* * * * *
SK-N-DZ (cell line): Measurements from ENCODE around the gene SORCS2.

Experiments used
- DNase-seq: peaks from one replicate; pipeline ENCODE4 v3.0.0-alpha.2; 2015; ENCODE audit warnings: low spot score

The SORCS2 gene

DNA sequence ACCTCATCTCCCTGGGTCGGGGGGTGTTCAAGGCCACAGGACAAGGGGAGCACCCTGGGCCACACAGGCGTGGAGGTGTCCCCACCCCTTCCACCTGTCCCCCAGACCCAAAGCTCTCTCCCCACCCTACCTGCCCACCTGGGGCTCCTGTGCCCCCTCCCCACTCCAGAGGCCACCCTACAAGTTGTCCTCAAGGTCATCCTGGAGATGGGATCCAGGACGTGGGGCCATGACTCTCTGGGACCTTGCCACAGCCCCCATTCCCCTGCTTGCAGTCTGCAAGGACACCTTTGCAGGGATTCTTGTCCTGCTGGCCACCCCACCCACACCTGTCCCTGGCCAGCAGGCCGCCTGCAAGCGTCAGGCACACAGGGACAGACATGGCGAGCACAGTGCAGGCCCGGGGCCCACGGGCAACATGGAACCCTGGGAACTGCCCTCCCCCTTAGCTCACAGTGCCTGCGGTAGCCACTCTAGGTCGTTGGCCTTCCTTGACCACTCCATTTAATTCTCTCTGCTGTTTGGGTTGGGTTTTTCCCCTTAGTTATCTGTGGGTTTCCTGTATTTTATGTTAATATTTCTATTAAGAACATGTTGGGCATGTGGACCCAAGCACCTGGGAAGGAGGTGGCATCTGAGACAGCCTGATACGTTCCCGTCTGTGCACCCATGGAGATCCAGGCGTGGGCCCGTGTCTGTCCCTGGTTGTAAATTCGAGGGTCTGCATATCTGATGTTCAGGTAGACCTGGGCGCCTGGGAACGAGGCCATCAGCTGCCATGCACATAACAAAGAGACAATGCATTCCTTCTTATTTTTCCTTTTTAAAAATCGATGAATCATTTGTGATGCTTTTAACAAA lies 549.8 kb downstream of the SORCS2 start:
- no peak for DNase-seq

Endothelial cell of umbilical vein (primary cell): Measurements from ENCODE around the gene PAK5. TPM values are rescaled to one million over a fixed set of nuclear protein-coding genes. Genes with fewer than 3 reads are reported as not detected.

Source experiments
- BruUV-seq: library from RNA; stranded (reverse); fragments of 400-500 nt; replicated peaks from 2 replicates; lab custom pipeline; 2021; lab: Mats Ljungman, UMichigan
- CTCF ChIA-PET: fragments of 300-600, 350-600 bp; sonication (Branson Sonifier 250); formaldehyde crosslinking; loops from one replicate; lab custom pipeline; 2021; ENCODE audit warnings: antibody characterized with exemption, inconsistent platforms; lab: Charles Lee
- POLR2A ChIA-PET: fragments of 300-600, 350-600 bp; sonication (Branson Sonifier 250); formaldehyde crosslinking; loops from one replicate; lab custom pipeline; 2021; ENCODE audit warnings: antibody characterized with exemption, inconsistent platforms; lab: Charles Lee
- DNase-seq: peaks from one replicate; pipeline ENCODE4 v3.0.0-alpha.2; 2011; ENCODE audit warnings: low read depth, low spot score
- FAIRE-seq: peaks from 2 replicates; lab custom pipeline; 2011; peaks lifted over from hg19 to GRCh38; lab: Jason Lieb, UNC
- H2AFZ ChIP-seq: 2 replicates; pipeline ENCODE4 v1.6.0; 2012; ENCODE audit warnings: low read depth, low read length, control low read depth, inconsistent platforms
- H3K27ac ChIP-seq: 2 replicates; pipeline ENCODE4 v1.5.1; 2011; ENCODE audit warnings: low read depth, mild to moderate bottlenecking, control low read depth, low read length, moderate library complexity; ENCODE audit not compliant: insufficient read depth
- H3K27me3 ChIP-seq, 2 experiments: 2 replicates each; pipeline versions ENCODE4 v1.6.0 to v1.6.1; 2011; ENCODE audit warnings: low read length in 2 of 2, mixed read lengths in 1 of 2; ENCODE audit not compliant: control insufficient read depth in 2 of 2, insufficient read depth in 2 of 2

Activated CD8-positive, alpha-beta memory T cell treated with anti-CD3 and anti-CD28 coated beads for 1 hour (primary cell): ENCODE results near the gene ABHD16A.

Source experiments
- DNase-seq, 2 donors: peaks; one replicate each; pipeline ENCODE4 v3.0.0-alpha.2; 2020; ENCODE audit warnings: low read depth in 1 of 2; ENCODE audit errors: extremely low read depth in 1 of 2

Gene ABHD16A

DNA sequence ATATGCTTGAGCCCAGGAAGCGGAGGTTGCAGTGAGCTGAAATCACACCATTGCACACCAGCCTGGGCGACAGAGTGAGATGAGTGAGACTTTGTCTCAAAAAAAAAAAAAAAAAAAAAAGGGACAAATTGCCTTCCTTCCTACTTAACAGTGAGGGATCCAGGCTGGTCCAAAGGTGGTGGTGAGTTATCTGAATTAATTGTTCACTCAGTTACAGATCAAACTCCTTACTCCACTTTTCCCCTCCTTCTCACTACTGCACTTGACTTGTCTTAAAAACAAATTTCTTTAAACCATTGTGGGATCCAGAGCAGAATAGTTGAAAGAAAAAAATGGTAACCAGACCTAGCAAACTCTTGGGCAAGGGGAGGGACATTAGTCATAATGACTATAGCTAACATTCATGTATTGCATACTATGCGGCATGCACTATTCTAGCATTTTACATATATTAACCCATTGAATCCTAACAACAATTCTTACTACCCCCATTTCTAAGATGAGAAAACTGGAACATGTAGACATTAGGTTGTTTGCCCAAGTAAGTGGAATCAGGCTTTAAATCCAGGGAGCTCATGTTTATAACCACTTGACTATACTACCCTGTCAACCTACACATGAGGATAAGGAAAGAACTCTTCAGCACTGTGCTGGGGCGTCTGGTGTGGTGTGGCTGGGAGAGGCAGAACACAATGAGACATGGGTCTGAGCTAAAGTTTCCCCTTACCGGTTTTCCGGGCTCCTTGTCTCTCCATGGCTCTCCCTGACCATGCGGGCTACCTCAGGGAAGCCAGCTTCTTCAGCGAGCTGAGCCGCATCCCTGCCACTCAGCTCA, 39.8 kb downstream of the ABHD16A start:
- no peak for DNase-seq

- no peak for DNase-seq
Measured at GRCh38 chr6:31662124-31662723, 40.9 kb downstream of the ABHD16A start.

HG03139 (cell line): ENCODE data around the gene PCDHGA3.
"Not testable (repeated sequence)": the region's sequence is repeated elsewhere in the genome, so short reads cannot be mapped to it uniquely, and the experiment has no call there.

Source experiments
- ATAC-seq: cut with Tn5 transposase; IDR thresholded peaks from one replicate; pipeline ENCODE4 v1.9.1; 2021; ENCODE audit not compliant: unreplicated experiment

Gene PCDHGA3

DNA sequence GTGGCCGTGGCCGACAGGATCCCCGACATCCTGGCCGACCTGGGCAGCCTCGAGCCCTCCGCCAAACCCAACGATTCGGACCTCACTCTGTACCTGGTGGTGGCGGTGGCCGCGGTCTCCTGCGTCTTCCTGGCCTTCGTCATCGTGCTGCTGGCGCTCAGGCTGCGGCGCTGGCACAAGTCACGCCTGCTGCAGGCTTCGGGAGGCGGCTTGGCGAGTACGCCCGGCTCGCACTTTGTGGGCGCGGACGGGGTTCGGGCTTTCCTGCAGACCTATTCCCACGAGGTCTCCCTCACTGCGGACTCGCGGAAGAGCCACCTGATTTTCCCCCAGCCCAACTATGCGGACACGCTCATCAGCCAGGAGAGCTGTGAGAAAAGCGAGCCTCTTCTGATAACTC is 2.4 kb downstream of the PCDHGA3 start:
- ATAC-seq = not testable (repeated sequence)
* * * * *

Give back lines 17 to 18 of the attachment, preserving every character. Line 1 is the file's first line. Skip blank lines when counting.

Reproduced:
Activated CD8-positive, alpha-beta memory T cell treated with anti-CD3 and anti-CD28 coated beads for 1 hour (primary cell): ENCODE results near the gene ABHD16A.

Source experiments